When it comes to choosing audiobooks, it isn’t just about the author. Audiobook fans will follow a favorite narrator for years, exploring titles and genres they might not otherwise consider. For many listeners, Anna Fields has been one such favorite narrator.
Many will be familiar with the story of Fields, whose real name was Kate Fleming, and how she died when her basement studio in Seattle’s Madison Valley neighborhood was flooded during a torrential downpour in late 2006. They may also know of how, in the wake of this tragedy, her partner, Charlene Strong, was initially denied access to Fleming at the hospital, and was later rebuffed by a funeral director. Strong’s story helped connect a face to the plight of same-sex couples, contributing to the passage of Washington’s first domestic-partnership law in the spring of 2007.
To audiobook fans, Fields was the assured and versatile voice behind more than 250 titles. Chances are you’ve already listened to her, but if not, here are some highlights from her varied oeuvre for you to try.
The first impression one gets of Fields’ sonorous alto might be a certain homespun earnestness, unaffected and direct. This almost-transparent style of narration is far more difficult to pull off than it seems, and it works especially well in instructional or self-help books, where Fields easily slips into the role of your smart friend, a trusted and sympathetic expert who will give it to you straight. Try “The Tao of Warren Buffett,” by Mary Buffett and David Clark, to see what I mean. The folksy, aphoristic style of this brief investment guide is put across perfectly by Fields’ no-nonsense delivery, making this a rewarding listen — even for readers who balk at typically jargon-heavy books on topics like personal finance.
Fields’ balanced reading style conveys a blend of authority and sensitivity that’s invaluable for bringing information-packed history books to life, such as Kati Marton’s “The Great Escape: Nine Jews Who Fled Hitler and Changed the World.” Fields subtly inflects the diverse personalities of Hungarian expat scientists, photographers, filmmakers and writers in ways that capture the dramatic urgency of the times without tipping into distracting mimicry or melodrama. Her deft pacing and modulation effortlessly deliver a mountain of historical detail that might have made for very tiresome listening in less expert hands. Together, Marton and Fields reveal the profound cultural and historical influence of Budapest, a city often overshadowed by London, Paris and Berlin in the popular imagination.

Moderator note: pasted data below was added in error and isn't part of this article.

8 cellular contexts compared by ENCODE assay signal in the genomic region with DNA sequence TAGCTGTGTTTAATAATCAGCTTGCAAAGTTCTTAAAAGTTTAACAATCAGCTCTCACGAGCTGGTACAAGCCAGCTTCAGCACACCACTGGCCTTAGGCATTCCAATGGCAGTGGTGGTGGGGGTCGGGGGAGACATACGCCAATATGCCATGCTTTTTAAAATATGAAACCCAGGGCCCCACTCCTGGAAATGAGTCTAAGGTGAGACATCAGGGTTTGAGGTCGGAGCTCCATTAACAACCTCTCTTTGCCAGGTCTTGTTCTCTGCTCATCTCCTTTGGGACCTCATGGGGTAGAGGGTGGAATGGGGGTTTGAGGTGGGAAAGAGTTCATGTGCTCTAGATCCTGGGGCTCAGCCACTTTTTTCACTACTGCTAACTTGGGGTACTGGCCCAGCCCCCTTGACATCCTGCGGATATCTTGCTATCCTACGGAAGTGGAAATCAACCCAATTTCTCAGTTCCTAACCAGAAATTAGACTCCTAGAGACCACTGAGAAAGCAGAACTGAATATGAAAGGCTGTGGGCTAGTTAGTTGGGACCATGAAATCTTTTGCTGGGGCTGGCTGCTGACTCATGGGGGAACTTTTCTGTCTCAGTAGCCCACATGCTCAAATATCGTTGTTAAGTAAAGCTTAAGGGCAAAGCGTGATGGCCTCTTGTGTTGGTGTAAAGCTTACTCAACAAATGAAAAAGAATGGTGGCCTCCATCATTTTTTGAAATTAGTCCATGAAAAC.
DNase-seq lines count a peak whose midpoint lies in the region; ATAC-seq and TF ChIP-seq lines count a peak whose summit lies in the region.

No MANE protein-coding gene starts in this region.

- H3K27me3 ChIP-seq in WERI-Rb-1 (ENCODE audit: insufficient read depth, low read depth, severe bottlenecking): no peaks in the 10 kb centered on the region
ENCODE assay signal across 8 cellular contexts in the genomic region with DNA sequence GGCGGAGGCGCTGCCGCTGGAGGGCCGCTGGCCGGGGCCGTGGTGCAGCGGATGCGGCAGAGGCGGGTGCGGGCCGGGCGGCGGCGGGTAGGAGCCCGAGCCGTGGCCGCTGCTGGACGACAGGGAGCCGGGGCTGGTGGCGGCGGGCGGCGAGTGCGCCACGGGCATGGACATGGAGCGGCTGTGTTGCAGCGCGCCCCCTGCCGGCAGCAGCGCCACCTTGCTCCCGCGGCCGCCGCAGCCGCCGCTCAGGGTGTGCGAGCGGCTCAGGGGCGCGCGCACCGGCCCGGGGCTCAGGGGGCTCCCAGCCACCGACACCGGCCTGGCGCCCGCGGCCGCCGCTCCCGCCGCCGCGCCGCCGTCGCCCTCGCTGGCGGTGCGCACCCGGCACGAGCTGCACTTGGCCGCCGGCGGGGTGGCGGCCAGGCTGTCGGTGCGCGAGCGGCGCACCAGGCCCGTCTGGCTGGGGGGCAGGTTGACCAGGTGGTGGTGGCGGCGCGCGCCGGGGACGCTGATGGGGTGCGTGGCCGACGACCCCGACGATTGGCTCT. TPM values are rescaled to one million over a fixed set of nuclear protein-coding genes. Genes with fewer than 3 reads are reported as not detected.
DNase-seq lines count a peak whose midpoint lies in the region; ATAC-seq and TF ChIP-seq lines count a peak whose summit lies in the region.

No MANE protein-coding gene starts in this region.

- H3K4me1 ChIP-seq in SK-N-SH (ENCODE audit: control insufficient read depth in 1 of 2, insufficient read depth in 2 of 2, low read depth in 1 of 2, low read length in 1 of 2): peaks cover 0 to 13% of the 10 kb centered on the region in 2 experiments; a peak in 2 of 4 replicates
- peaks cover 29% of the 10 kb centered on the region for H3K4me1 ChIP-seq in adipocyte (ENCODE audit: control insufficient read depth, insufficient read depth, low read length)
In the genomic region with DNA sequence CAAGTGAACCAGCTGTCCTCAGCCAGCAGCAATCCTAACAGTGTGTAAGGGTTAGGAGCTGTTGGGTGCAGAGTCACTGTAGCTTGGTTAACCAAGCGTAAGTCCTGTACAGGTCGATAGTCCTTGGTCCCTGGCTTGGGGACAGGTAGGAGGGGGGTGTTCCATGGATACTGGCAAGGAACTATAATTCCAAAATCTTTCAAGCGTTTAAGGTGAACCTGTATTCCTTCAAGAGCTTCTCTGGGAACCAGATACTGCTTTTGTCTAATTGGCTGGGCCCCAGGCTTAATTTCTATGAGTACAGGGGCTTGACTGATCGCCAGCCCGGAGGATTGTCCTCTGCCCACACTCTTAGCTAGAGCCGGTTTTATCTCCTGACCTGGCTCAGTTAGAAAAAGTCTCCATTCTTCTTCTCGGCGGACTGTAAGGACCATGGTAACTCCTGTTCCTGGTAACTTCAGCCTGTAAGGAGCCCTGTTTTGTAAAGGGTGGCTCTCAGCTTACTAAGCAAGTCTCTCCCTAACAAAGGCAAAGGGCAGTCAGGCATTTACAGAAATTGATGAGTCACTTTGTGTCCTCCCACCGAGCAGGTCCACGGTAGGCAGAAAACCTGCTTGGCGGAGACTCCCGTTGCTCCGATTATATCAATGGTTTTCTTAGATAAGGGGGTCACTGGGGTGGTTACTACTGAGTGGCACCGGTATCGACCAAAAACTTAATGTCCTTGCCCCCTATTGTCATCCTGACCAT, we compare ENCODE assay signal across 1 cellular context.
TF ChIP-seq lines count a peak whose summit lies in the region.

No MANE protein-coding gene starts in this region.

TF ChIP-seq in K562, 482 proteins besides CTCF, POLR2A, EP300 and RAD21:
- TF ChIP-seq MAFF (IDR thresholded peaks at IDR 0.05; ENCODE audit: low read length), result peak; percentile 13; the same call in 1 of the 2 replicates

How delightful, then, to turn to Fields’ fiction titles and find this restrained, deliberate baseline suddenly bursting forth into a panoply of distinct, authentically cadenced characters from around the globe. Start with her Audie Award-winning narration of Ruth Ozeki’s 2003 novel, “All Over Creation.” This delightfully offbeat story revolves around the improbable convergence of aging farmer Lloyd and his issei wife, Momoko; their estranged daughter, Yumi, and her three children; Yumi’s childhood friend, Cass, and old flame Elliot, who is now a corporate sellout; plus a motley crew of young environmental activists — who call themselves The Seeds of Resistance — that rolls into Liberty Falls, Idaho, to raise the collective consciousness about the evils of bioengineered potatoes. Fields creates distinct, convincing voices for all these characters and more, masterfully investing every quirk and cranny of the text with specificity and life. Her dialect work for the not-so-fluent Momoko is especially impressive, although perhaps less so to listeners who have already sampled Fields’ skill with Japanese language and inflection in her narration of Ozeki’s earlier satiric novel, “My Year of Meats,” another truly inspired performance.
Fields brought this same dramatic range to many of the most respected authors of our day, including Louise Erdrich, Joyce Carol Oates and Ann Patchett. I particularly like Fields’ rendition of Jane Smiley’s “The All-True Travels and Adventures of Lidie Newton,” a rollicking epic focusing on the struggles between slavers and abolitionist “Free Staters” in the antebellum West. The best feature of Smiley’s thoroughly enjoyable tale is the voice of her sharp-tongued, spirited heroine; Fields absolutely nails this, mixing the mild twang of what was then the wild hinterlands of Illinois with plenty of grit and moral backbone.
Other outstanding Fields narrations include such varied performances as her elegant, lyrical reading of Beryl Markham’s classic memoir “West with the Night”; a disarmingly frank and funny reading of Chuck Palahniuk’s “Invisible Monsters” that manages to anchor his deliberately outrageous novel in reality; and her sweet, jaunty embodiment of the eccentric cast of Seattle author Stephanie Kallos’ tale of second chances, “Broken for You.” These only hint at her range, which included space opera, taut suspense, supernatural mystery and romance. One of Fields’ last recordings was among several witty readings of Susan Elizabeth Phillips’ romantic comedies – “Natural Born Charmer.” In page after hilarious page, we can hear Fields letting her narrative horses run, having a blast doing what she loved and did so well, and turning a good book into a terrific audiobook.